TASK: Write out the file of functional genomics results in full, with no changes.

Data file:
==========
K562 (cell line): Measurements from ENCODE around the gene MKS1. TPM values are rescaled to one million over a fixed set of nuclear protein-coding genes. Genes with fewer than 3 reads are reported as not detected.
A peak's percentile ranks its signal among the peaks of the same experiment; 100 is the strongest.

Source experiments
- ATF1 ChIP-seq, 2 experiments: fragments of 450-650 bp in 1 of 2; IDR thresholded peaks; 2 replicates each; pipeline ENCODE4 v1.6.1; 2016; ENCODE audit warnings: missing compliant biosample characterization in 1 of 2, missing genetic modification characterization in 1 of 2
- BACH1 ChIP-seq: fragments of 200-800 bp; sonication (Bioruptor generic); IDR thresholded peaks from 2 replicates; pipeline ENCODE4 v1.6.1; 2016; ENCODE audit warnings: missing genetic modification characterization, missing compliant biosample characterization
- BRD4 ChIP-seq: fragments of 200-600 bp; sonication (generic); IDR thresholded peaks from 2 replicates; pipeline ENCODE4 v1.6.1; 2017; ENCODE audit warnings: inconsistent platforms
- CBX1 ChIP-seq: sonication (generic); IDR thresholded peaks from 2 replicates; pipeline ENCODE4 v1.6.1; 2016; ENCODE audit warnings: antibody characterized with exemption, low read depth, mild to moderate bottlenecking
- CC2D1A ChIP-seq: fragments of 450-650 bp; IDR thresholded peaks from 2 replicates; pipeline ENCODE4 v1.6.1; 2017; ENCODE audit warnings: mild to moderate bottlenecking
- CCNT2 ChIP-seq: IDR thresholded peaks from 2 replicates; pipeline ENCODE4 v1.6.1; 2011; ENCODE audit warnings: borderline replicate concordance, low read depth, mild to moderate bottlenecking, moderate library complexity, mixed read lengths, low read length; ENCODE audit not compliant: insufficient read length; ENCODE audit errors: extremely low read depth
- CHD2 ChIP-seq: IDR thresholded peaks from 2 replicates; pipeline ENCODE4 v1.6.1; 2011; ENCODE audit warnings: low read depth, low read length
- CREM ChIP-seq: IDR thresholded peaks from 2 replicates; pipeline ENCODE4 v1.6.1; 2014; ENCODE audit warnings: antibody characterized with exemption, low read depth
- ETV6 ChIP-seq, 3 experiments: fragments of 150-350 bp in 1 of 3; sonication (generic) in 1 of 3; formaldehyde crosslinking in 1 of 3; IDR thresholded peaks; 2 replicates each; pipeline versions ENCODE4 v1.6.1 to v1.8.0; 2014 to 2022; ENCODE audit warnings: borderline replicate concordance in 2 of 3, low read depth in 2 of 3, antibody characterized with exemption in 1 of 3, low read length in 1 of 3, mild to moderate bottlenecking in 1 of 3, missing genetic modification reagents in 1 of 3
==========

K562 (cell line): Measurements from ENCODE around the gene MKS1. TPM values are rescaled to one million over a fixed set of nuclear protein-coding genes. Genes with fewer than 3 reads are reported as not detected.
A peak's percentile ranks its signal among the peaks of the same experiment; 100 is the strongest.

Source experiments
- ATF1 ChIP-seq, 2 experiments: fragments of 450-650 bp in 1 of 2; IDR thresholded peaks; 2 replicates each; pipeline ENCODE4 v1.6.1; 2016; ENCODE audit warnings: missing compliant biosample characterization in 1 of 2, missing genetic modification characterization in 1 of 2
- BACH1 ChIP-seq: fragments of 200-800 bp; sonication (Bioruptor generic); IDR thresholded peaks from 2 replicates; pipeline ENCODE4 v1.6.1; 2016; ENCODE audit warnings: missing genetic modification characterization, missing compliant biosample characterization
- BRD4 ChIP-seq: fragments of 200-600 bp; sonication (generic); IDR thresholded peaks from 2 replicates; pipeline ENCODE4 v1.6.1; 2017; ENCODE audit warnings: inconsistent platforms
- CBX1 ChIP-seq: sonication (generic); IDR thresholded peaks from 2 replicates; pipeline ENCODE4 v1.6.1; 2016; ENCODE audit warnings: antibody characterized with exemption, low read depth, mild to moderate bottlenecking
- CC2D1A ChIP-seq: fragments of 450-650 bp; IDR thresholded peaks from 2 replicates; pipeline ENCODE4 v1.6.1; 2017; ENCODE audit warnings: mild to moderate bottlenecking
- CCNT2 ChIP-seq: IDR thresholded peaks from 2 replicates; pipeline ENCODE4 v1.6.1; 2011; ENCODE audit warnings: borderline replicate concordance, low read depth, mild to moderate bottlenecking, moderate library complexity, mixed read lengths, low read length; ENCODE audit not compliant: insufficient read length; ENCODE audit errors: extremely low read depth
- CHD2 ChIP-seq: IDR thresholded peaks from 2 replicates; pipeline ENCODE4 v1.6.1; 2011; ENCODE audit warnings: low read depth, low read length
- CREM ChIP-seq: IDR thresholded peaks from 2 replicates; pipeline ENCODE4 v1.6.1; 2014; ENCODE audit warnings: antibody characterized with exemption, low read depth
- ETV6 ChIP-seq, 3 experiments: fragments of 150-350 bp in 1 of 3; sonication (generic) in 1 of 3; formaldehyde crosslinking in 1 of 3; IDR thresholded peaks; 2 replicates each; pipeline versions ENCODE4 v1.6.1 to v1.8.0; 2014 to 2022; ENCODE audit warnings: borderline replicate concordance in 2 of 3, low read depth in 2 of 3, antibody characterized with exemption in 1 of 3, low read length in 1 of 3, mild to moderate bottlenecking in 1 of 3, missing genetic modification reagents in 1 of 3